Comparative Cardiovascular Effects of Tyramine, Ephedrine, and Norepinephrine in Man
The systemic hemodynamic and forearm vascular effects of tyramine, ephedrine, and norepinephrine were studied in normal male subjects. The pressor effect of tyramine was associated usually with bradycardia, unchanged cardiac output, and moderate arteriolar constriction in the forearm. A similar pressor effect of ephedrine was characterized by an increase of heart rate and output, with a slight fall in forearm vascular resistance. Occasional subjects responded to tyramine with an increase of cardiac output and a fall in forearm vascular resistance, and to ephedrine, with a marked increase of vascular resistance. The pressor effect of norepinephrine was associated always with bradycardia and with marked arteriolar and venous constriction in the forearm.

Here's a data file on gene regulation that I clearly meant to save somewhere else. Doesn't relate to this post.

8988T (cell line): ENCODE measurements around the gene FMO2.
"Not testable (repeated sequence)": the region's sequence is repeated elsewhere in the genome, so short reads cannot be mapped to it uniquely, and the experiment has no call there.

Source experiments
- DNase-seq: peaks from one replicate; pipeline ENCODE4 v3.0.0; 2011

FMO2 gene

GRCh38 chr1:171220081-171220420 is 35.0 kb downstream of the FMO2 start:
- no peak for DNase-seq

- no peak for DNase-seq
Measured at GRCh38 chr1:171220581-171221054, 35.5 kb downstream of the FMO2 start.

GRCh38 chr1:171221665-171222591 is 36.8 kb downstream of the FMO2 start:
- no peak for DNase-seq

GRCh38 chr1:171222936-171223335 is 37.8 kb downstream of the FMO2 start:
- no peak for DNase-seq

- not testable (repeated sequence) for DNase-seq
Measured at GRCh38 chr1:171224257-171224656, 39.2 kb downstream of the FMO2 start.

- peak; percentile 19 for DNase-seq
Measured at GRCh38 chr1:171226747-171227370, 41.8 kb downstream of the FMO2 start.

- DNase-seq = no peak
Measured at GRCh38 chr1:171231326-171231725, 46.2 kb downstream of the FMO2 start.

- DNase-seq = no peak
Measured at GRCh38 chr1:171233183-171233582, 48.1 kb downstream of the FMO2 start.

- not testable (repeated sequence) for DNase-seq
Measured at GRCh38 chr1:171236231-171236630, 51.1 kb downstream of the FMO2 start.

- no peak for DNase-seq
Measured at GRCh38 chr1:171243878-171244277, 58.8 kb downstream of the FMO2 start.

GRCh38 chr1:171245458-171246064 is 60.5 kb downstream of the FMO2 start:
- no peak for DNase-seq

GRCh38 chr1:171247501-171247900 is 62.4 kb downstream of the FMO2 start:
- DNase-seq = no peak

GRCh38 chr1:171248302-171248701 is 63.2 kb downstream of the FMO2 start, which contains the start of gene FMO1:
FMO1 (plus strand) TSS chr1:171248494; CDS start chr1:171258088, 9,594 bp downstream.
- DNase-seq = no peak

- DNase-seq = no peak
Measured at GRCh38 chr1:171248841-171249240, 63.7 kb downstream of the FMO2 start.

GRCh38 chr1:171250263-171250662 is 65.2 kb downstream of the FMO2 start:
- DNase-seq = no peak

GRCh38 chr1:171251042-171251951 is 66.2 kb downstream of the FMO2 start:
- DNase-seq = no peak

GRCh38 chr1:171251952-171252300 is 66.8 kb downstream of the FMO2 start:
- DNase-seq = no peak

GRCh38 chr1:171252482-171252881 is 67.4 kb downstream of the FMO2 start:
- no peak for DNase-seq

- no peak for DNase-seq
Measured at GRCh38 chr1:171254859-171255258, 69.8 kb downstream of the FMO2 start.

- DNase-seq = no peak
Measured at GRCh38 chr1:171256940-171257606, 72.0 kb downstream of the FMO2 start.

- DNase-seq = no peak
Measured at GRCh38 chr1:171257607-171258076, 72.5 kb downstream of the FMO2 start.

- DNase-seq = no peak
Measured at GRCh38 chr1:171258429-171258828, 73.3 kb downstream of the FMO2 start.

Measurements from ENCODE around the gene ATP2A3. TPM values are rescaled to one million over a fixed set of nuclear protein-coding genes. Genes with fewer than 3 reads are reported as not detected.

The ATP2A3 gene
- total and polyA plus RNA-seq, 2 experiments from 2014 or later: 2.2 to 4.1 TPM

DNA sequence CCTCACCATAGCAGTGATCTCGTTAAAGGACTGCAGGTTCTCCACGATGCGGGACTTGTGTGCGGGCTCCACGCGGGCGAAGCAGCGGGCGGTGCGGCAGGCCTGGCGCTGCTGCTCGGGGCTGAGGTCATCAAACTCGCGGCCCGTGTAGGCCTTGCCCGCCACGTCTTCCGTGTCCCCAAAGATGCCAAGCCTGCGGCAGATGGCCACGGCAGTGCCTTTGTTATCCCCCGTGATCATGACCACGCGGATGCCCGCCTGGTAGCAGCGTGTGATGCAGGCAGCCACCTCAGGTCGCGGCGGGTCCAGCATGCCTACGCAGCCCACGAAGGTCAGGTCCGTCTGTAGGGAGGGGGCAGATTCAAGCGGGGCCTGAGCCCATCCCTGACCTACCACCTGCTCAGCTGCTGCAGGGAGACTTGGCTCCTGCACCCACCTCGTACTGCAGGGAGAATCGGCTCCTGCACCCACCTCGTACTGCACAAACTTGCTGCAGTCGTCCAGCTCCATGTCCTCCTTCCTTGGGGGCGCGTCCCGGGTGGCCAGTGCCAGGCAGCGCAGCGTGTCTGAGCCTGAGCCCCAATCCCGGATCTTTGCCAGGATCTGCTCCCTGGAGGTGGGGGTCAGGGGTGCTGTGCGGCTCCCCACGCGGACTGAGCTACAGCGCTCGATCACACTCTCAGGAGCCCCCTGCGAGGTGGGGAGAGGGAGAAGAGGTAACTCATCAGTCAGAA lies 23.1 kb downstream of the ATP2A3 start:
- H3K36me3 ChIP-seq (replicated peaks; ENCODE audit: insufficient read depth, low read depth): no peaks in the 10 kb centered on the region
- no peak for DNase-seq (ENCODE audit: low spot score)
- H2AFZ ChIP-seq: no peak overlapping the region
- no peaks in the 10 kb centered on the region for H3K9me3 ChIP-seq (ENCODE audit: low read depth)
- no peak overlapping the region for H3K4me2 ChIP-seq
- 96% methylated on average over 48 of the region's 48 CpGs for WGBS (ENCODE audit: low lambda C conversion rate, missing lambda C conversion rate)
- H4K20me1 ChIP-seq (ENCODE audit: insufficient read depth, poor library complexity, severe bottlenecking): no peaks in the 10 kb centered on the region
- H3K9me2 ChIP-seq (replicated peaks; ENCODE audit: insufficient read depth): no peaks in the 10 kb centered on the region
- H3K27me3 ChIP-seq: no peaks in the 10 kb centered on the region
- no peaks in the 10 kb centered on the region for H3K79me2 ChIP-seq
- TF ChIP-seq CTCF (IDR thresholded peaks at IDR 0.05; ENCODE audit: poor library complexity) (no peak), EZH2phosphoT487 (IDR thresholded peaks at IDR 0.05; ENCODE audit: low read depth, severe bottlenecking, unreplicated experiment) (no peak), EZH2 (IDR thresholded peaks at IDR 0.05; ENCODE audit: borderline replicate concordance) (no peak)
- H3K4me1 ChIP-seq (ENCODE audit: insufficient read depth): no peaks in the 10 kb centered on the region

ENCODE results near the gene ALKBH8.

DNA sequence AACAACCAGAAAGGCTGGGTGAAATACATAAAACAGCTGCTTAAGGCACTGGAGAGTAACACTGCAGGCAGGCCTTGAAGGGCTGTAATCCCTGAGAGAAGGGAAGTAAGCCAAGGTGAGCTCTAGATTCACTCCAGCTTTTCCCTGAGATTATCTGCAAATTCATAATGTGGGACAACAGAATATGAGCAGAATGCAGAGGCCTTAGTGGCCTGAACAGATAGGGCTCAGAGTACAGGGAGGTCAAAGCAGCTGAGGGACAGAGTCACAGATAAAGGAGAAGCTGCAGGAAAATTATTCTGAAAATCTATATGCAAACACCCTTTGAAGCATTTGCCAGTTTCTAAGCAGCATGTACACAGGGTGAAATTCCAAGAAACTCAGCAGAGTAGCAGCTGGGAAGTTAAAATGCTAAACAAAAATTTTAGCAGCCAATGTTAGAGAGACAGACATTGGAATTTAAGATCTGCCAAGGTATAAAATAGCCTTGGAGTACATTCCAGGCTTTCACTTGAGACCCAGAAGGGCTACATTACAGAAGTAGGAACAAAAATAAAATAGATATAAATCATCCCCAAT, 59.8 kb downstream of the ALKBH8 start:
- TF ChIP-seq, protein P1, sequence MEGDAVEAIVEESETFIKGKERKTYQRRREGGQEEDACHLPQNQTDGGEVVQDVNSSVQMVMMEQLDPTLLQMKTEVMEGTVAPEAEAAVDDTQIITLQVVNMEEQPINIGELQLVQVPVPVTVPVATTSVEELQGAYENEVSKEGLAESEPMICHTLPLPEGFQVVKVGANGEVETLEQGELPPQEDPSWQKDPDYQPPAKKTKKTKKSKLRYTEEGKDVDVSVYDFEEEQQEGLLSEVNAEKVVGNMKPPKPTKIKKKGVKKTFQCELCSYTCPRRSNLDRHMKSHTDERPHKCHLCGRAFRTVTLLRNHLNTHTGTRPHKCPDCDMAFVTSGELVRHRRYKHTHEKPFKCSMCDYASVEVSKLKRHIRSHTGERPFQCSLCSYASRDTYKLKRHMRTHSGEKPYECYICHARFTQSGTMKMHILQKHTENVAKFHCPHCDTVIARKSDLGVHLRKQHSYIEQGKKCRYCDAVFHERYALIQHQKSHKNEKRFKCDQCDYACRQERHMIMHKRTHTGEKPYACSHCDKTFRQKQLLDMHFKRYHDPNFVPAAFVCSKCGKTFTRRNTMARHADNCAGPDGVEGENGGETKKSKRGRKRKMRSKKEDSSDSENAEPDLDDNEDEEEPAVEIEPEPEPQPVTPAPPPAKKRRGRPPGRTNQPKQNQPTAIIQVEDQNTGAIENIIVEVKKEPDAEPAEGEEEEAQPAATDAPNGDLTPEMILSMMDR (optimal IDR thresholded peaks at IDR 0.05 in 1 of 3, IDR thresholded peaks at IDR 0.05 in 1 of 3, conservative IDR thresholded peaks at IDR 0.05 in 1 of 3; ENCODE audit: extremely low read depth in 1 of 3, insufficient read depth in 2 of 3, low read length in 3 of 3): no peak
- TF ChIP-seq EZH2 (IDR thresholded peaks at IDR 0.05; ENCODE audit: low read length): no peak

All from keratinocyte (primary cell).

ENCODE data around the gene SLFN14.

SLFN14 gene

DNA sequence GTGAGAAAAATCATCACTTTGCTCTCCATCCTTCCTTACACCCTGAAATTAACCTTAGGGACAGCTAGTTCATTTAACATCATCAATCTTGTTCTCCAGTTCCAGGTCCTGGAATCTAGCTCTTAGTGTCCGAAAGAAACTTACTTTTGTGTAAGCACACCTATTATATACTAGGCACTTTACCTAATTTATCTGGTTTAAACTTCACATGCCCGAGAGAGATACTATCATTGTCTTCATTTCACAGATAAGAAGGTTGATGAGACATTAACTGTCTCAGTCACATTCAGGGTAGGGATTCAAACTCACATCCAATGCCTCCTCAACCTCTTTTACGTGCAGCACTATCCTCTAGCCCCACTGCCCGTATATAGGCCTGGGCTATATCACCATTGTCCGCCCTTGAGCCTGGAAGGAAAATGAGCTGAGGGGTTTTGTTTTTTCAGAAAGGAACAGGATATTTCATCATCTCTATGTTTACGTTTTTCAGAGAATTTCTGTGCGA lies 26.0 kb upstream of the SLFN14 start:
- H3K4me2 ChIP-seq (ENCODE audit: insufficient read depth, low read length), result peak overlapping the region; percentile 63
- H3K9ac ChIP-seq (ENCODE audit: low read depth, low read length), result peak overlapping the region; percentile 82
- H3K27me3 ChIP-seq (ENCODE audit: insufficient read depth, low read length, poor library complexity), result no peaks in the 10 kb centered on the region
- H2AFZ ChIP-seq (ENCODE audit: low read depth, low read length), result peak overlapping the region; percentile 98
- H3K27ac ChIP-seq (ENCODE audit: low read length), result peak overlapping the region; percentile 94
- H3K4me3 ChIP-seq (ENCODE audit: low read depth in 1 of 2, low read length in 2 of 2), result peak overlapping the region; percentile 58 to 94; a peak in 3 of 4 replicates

Brachial arterial infusions of the drugs in nonpressor doses confirmed the vascular effects. Norepinephrine produced dose-dependent forearm constriction in all subjects, while vasodilatation was observed occasionally with tyramine and frequently with ephedrine.
The demonstrated differences in local vascular and systemic hemodynamic effects of these drugs suggest some inconsistency in the hypothesis that the effect of either ephedrine or tyramine is mediated exclusively by norepinephrine release.
- Received August 10, 1964.
- © 1965 American Heart Association, Inc.